Gilded Cage by Vic James, published by Pan Macmillan on 26th January 2017
Our world belongs to the Equals—aristocrats with magical gifts—and all commoners must serve them for ten years. But behind the gates of England's grandest estate lies a power that could break the world.
Abi is a servant to England's most powerful family, but her spirit is free. So when she falls for one of the noble-born sons, Abi faces a terrible choice. Uncovering the family's secrets might win her liberty, but will her heart pay the price?
Abi's brother, Luke, is enslaved in a brutal factory town. Far from his family and cruelly oppressed, he makes friends whose ideals could cost him everything. Now Luke has discovered there may be a power even greater than magic: revolution.
I thought that this book was brilliant! It really took me by surprise and swept me away to a modern Britain where slavery still exists and where magic runs in the air. It was an unusual mix of historical and urban fantasy genres but it blended together so well.
The premise of 'Gilded Cage' is that there is a magical aristocracy that all commoners have to serve for ten years of their life. The story follows one family, the Hadleys, who all agree to serve their ten years together at the beck and call of one of the most ruthless magical family of all - the Jardines. However, while Abi and Daisy end up with their parents, their sibling Luke is taken away to Millmoor, a slave factory town.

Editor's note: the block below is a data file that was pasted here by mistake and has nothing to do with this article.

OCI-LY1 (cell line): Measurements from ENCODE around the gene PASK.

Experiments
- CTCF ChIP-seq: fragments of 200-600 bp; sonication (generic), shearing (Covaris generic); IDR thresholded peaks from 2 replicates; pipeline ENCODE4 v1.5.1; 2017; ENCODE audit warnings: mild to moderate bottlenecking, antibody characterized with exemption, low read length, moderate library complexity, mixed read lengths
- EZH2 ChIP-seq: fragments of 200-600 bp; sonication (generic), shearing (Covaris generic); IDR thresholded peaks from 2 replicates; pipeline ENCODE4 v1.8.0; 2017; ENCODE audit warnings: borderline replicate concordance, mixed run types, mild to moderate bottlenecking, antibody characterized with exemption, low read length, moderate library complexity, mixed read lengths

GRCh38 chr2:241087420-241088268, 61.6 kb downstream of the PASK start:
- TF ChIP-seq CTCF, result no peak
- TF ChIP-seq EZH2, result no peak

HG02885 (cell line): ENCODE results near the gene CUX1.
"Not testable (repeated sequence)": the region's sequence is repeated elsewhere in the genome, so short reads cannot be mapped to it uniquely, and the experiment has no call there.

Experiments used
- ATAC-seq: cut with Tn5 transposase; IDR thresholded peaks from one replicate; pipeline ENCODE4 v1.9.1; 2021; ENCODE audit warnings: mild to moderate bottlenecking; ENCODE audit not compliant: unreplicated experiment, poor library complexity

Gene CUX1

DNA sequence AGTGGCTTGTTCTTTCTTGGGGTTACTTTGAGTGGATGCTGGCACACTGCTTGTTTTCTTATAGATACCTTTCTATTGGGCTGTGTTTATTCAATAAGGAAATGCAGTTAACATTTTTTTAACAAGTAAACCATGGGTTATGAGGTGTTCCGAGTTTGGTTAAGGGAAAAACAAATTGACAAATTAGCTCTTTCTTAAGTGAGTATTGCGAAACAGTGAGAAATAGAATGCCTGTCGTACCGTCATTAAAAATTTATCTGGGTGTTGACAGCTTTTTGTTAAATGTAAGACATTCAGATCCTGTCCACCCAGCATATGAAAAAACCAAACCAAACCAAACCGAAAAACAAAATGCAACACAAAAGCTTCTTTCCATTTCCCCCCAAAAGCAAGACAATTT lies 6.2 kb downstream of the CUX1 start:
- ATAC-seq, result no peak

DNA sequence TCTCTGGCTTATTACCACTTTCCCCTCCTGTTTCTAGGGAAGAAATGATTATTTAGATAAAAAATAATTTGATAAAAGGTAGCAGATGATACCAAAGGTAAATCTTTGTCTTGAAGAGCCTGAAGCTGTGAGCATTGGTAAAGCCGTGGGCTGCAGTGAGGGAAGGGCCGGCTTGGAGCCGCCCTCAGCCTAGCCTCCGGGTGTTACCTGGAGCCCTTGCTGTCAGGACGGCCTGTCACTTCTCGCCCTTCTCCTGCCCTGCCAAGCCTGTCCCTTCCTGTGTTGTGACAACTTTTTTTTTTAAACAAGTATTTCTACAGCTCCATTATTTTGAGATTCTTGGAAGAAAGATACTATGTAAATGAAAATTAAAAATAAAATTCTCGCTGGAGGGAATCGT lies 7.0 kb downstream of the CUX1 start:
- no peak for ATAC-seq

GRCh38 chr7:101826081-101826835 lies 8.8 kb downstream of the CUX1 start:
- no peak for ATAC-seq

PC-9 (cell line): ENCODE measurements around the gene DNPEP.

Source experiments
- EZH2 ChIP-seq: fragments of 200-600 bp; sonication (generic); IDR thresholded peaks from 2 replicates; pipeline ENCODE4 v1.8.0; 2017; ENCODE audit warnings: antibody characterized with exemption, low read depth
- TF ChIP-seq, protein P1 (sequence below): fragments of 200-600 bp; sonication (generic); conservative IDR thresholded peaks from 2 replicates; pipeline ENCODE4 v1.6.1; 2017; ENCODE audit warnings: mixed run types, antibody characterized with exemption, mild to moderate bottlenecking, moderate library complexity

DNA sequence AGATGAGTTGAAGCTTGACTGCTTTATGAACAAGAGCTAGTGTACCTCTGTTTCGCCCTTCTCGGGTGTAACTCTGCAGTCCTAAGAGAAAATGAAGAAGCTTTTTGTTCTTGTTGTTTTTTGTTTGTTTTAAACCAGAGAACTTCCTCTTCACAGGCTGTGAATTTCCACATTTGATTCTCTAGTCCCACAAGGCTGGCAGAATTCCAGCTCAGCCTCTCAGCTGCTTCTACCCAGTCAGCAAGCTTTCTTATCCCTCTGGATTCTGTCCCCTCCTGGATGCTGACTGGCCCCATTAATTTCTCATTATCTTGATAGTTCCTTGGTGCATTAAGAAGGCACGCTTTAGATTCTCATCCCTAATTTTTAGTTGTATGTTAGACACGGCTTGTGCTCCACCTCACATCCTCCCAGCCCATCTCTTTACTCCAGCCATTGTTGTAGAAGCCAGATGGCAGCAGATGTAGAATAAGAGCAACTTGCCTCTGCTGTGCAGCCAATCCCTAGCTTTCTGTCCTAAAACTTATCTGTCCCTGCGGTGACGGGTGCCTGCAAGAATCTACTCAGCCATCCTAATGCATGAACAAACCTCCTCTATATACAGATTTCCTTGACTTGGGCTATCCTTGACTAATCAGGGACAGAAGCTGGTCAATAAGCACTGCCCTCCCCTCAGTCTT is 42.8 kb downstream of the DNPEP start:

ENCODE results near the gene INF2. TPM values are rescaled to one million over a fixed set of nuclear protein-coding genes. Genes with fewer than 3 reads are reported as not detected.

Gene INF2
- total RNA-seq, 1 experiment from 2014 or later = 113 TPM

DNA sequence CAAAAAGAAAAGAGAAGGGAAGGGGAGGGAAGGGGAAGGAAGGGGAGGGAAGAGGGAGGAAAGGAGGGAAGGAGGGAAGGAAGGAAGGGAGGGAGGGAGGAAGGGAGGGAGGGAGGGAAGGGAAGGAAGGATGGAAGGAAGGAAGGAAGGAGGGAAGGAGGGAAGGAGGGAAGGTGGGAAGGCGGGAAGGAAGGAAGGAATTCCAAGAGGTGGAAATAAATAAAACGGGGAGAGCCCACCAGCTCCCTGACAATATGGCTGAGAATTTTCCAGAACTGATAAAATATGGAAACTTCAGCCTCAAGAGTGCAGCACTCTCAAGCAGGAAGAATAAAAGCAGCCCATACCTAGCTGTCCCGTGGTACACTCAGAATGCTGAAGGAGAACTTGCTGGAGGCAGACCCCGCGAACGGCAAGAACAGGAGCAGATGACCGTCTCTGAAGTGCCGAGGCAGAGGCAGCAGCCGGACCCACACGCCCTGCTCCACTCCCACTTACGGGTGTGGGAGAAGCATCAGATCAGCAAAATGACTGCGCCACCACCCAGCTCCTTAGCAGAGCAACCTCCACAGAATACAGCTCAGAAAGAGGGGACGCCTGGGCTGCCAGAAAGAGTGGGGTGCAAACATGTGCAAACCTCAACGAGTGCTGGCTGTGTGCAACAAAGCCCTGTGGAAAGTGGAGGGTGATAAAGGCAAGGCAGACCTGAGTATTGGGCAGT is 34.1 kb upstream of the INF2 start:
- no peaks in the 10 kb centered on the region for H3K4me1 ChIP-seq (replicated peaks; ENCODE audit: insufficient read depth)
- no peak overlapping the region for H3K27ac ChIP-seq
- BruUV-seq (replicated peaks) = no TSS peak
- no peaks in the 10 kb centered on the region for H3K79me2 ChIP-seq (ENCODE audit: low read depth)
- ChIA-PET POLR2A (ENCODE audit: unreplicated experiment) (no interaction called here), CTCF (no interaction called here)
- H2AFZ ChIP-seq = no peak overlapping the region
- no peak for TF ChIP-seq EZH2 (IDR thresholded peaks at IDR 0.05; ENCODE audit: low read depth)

I initially found the book slightly confusing because nearly every chapter is alternatively told from a different characters' perspective. In the first ten chapters alone, there are six different points of view. What made all the difference was when the characters began to grow on the page and I developed a picture of them in my mind. It was then much easier to visualise them and their stories. My favourite chapters were at Kyneston with the majority of the Hadley family. The magical element of the book was so unusual that I found everything that happened absolutely fascinating.
The Jardines themselves were also incredibly interesting. There is brutal Gavar who I couldn't decide if I liked or hated, middle brother Jenner who I immediately wanted to see more of and younger brother Silyen who is the most mysterious one of them all. He has a dark skill that may change the world but was incredibly enigmatic and mercurial.
I'm not always a big fan of fantasy books but this was definitely my cup of tea. It had a really intriguing and original plot which had me hooked. I loved the whole concept for the series and I'm dying now to read the next in the Dark Gifts trilogy.